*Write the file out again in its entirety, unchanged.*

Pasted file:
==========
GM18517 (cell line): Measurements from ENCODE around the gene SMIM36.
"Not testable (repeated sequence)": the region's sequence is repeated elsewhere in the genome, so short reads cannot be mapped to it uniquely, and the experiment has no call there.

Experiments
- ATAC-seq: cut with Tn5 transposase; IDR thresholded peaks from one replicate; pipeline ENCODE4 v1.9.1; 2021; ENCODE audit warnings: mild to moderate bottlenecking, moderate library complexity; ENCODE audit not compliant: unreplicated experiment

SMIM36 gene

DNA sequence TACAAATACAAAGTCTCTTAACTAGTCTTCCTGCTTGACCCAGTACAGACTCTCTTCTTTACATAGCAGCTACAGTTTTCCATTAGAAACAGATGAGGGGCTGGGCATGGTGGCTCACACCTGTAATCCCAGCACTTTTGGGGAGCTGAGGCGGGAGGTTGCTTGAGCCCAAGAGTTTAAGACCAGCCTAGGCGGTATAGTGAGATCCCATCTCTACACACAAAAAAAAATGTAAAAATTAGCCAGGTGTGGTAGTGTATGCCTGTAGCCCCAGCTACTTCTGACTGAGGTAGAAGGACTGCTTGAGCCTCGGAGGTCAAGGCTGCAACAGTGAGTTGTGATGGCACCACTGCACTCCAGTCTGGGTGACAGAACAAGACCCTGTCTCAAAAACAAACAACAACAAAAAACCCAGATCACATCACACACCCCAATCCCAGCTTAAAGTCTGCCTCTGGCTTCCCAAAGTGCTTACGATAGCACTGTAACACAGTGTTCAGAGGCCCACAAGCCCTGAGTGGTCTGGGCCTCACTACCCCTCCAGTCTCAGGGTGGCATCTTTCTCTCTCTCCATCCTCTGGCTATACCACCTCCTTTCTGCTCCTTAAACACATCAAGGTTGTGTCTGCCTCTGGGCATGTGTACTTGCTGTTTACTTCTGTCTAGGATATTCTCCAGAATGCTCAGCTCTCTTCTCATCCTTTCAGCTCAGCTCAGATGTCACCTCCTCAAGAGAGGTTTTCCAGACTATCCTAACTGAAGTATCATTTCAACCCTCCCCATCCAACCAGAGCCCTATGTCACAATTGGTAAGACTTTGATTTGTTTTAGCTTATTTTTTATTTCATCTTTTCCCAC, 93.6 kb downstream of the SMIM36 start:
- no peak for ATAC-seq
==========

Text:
GM18517 (cell line): Measurements from ENCODE around the gene SMIM36.
"Not testable (repeated sequence)": the region's sequence is repeated elsewhere in the genome, so short reads cannot be mapped to it uniquely, and the experiment has no call there.

Experiments
- ATAC-seq: cut with Tn5 transposase; IDR thresholded peaks from one replicate; pipeline ENCODE4 v1.9.1; 2021; ENCODE audit warnings: mild to moderate bottlenecking, moderate library complexity; ENCODE audit not compliant: unreplicated experiment

SMIM36 gene

DNA sequence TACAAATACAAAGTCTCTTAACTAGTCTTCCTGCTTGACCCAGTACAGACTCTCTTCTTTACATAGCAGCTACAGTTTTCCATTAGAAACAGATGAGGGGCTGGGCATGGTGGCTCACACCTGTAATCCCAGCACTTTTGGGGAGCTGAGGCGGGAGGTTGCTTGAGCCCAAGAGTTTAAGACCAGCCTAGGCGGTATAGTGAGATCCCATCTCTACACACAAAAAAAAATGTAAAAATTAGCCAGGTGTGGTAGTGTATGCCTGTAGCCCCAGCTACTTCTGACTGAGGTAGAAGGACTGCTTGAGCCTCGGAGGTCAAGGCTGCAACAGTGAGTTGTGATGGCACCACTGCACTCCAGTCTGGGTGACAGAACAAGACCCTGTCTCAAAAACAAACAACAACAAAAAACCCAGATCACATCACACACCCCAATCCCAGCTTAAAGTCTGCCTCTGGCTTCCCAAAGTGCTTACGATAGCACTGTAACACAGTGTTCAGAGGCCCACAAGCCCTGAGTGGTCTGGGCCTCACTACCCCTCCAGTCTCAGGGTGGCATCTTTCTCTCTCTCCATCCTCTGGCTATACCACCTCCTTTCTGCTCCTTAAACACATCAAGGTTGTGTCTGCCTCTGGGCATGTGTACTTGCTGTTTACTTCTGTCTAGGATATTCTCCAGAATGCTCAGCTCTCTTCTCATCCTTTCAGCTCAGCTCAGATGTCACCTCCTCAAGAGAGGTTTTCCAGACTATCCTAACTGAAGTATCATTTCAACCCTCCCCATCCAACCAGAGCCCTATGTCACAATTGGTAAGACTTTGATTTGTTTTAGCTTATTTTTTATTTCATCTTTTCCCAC, 93.6 kb downstream of the SMIM36 start:
- no peak for ATAC-seq